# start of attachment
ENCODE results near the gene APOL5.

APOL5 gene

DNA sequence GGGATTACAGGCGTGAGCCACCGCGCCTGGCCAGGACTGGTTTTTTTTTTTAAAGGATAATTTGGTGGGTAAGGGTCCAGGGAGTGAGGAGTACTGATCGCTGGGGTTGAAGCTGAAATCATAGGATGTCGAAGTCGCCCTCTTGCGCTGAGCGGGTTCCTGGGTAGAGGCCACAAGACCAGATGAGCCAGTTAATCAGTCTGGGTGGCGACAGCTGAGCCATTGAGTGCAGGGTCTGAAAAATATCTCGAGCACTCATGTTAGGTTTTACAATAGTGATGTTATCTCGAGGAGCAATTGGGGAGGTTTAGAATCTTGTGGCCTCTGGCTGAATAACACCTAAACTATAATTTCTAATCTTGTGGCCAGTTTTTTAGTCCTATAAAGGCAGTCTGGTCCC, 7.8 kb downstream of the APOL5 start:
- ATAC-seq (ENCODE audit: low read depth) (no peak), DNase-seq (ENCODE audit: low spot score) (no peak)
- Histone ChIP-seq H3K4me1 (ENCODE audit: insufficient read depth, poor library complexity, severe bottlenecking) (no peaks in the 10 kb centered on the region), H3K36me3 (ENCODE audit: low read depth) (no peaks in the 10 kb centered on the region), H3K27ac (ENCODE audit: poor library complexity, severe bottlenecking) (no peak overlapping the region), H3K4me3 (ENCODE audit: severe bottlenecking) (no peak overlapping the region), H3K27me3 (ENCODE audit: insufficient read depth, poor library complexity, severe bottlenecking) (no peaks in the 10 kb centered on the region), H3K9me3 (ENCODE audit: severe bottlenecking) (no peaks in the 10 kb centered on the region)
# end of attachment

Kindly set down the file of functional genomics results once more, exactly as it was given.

ENCODE results near the gene APOL5.

APOL5 gene

DNA sequence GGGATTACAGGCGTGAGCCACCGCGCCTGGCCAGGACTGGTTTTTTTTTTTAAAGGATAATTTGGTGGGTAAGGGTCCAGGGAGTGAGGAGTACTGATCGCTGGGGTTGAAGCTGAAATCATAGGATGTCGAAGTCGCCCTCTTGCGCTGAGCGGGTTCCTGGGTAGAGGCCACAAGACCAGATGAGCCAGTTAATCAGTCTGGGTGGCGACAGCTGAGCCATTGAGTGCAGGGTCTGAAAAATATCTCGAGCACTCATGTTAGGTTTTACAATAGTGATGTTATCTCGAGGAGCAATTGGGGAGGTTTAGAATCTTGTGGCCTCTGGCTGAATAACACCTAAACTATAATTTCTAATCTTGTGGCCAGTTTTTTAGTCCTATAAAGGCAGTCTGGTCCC, 7.8 kb downstream of the APOL5 start:
- ATAC-seq (ENCODE audit: low read depth) (no peak), DNase-seq (ENCODE audit: low spot score) (no peak)
- Histone ChIP-seq H3K4me1 (ENCODE audit: insufficient read depth, poor library complexity, severe bottlenecking) (no peaks in the 10 kb centered on the region), H3K36me3 (ENCODE audit: low read depth) (no peaks in the 10 kb centered on the region), H3K27ac (ENCODE audit: poor library complexity, severe bottlenecking) (no peak overlapping the region), H3K4me3 (ENCODE audit: severe bottlenecking) (no peak overlapping the region), H3K27me3 (ENCODE audit: insufficient read depth, poor library complexity, severe bottlenecking) (no peaks in the 10 kb centered on the region), H3K9me3 (ENCODE audit: severe bottlenecking) (no peaks in the 10 kb centered on the region)